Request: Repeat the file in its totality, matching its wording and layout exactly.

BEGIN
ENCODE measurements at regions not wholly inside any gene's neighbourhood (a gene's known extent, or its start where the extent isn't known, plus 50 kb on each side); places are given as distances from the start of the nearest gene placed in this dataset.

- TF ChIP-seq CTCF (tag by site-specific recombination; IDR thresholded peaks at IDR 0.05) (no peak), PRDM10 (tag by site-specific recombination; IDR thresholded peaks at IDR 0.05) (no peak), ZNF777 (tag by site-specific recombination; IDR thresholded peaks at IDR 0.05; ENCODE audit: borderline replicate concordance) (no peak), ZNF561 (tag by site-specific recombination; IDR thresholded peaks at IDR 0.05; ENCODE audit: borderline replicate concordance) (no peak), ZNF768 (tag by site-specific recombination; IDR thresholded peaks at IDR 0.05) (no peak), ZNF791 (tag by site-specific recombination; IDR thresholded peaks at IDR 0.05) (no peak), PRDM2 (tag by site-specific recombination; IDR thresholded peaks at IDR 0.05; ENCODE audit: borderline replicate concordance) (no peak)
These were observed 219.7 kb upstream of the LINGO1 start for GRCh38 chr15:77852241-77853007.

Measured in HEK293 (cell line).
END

ENCODE measurements at regions not wholly inside any gene's neighbourhood (a gene's known extent, or its start where the extent isn't known, plus 50 kb on each side); places are given as distances from the start of the nearest gene placed in this dataset.

- TF ChIP-seq CTCF (tag by site-specific recombination; IDR thresholded peaks at IDR 0.05) (no peak), PRDM10 (tag by site-specific recombination; IDR thresholded peaks at IDR 0.05) (no peak), ZNF777 (tag by site-specific recombination; IDR thresholded peaks at IDR 0.05; ENCODE audit: borderline replicate concordance) (no peak), ZNF561 (tag by site-specific recombination; IDR thresholded peaks at IDR 0.05; ENCODE audit: borderline replicate concordance) (no peak), ZNF768 (tag by site-specific recombination; IDR thresholded peaks at IDR 0.05) (no peak), ZNF791 (tag by site-specific recombination; IDR thresholded peaks at IDR 0.05) (no peak), PRDM2 (tag by site-specific recombination; IDR thresholded peaks at IDR 0.05; ENCODE audit: borderline replicate concordance) (no peak)
These were observed 219.7 kb upstream of the LINGO1 start for GRCh38 chr15:77852241-77853007.

Measured in HEK293 (cell line).